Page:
"Smoker's Cough" is a term that is most likely to be known either by regular smokers or those who have had the experience of living with a smoker in the past. Early mornings are usually the time when it occurs. A study done on military recruits revealed that almost 40% of the recruits started having a chronic cough accompanied with sputum while only 12% of the non-smokers among them developed the same symptoms. Long-term smokers are more prone to this kind of cough, so the actual percentage might be higher than what the study suggested.
Smoker's cough is characterized by a persistent cough that has been present in a long-term smoker for more than 3 weeks. The coughing experienced is worst in the mornings, but becomes tolerable as the day progresses. In the beginning, the cough might be dry especially in those smokers who have not been actively smoking. However, eventually it starts producing phlegm which is clear, white, yellow in color but can sometimes turn green as well.
The main cause of smoker's cough is damage sustained by the cilia. They are fibers located inside the bronchial tubes and the trachea and perform the job of excreting the phlegm from respiratory system. The damaged cilia are unable to excrete phlegm, leading to its accumulation in the body. Since cilia have the ability to heal themselves at night, the smoker usually does not have to cough so much to excrete the phlegm at night rather than in the mornings. However, with the passage of time, the cilia can be completely destroyed due to smoking, leading to serious lung and respiratory disorders.
Quitting smoking is by far the most effective treatment. You cannot get completely free from the persistent early-morning cough if you do not give up your smoking habit. Since quitting smoking is not that easy, you can ask your doctor to give you medications that aid you in quitting or make use of nicotine gum and sprays to put an end to your smoking urges.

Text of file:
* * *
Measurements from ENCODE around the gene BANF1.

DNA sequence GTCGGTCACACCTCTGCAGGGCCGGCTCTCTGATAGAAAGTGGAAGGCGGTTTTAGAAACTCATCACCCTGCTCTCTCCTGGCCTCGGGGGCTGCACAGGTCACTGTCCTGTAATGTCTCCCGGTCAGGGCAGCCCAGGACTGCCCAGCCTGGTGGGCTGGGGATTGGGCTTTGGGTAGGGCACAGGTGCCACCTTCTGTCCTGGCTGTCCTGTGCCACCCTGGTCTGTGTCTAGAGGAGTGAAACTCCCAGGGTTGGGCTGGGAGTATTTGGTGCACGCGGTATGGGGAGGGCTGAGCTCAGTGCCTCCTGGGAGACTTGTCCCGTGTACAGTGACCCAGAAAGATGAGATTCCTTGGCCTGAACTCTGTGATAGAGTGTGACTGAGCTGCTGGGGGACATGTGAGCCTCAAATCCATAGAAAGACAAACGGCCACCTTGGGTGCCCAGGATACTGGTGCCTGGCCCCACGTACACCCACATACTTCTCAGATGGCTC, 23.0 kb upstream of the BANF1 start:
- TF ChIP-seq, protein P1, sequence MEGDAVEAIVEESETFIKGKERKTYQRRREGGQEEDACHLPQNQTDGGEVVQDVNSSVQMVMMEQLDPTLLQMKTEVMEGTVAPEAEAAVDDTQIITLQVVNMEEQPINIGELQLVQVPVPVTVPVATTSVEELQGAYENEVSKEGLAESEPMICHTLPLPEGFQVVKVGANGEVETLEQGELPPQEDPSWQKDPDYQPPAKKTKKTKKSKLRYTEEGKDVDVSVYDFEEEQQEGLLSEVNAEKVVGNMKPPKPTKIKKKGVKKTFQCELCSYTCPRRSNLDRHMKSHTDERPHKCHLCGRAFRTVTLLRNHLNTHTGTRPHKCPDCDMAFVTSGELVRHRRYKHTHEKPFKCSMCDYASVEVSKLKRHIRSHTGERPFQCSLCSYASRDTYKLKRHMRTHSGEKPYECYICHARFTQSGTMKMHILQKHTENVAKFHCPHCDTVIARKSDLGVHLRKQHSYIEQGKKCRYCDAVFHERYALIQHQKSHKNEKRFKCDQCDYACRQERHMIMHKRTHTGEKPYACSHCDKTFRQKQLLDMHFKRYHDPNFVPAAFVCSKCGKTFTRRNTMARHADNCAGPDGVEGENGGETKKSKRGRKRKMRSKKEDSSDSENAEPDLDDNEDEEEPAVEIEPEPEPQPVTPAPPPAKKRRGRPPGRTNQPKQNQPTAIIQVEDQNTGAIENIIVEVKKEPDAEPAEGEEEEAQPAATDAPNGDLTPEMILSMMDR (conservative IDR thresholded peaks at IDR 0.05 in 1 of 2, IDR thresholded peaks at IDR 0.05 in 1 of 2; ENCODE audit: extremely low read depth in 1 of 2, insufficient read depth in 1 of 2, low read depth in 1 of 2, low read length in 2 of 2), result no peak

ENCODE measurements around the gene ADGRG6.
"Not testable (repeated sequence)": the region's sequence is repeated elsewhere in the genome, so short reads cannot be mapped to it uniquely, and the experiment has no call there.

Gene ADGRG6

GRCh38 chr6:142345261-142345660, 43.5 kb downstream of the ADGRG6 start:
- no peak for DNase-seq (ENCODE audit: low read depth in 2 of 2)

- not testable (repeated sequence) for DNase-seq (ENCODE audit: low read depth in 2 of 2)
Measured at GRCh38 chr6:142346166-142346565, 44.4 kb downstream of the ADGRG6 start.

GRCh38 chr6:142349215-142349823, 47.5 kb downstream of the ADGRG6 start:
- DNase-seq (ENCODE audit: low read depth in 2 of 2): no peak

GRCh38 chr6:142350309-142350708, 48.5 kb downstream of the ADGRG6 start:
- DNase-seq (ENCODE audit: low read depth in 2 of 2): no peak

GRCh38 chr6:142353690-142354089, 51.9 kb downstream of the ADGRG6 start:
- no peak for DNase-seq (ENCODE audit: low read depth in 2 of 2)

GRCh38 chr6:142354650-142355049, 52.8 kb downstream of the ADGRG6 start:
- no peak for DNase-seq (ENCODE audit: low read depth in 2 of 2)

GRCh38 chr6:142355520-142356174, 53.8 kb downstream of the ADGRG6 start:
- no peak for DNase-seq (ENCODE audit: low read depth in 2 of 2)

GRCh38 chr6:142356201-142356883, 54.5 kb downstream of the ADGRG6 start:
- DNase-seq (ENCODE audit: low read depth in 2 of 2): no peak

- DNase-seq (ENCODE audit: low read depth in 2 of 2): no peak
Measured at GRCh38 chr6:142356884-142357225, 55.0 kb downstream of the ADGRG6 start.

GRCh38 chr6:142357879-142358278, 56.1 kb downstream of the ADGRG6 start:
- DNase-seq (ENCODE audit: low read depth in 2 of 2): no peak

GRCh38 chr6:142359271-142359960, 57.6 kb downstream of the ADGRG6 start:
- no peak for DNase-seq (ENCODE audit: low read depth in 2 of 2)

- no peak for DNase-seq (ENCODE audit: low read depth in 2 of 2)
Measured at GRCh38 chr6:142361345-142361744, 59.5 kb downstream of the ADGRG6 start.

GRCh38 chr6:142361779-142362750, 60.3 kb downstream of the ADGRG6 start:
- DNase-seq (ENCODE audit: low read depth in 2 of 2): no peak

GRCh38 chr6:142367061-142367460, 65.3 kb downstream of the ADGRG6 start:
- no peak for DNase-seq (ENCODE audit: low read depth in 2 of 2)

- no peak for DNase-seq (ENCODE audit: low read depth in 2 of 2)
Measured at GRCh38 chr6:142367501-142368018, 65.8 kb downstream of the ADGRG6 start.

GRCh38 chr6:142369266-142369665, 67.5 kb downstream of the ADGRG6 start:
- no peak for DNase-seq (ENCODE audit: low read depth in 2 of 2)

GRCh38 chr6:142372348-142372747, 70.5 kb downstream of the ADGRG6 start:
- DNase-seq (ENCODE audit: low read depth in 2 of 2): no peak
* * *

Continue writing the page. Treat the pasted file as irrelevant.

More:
Aerobic exercises involve breathing rapidly which can make it easier for you to expel the mucus that has accumulated in your lungs. A 30-minute exercise session can help you in excreting phlegm easily. Continue this exercise or else coughing will comeback.
Drinking water regularly can help ease the pain caused by smoker's cough, as it is a great thinning agent. So make sure that you consume up to 64 oz. of water on a daily basis.
Gargling with warm water containing salt can help you in ejecting phlegm easily and will also reduce your cough.
Consuming a healthy diet that is rich in cruciferous vegetables and fruits can help you body in eliminating the harmful chemicals that you are exposing yourself to with smoking. Fruits like grapes and vegetables like cabbage, cauliflower, olives, broccoli, radishes and onions can all help you in detoxifying your body. On the other hand, consuming alcohol and coffee can cause dehydration and increase your coughing.
If you want to minimize the severity of the coughing and increase the production of saliva in the body, then taking throat lozenges is a good option.
Consult your physician before using any OTC coughing medications or prescription drugs for your persistent cough.
Elevate your head while sleeping by propping a pillow underneath your head. In this way, the mucus will not accumulate in your throat and you won't experience coughing.
Heavy smoking for a long period can cause irreversible damage to the cilia and prevent them from cleaning the invading toxins from the respiratory system. Because of this, the harmful chemicals contained in cigarette smoke can build up in the lungs and cause various life-threatening diseases and conditions like: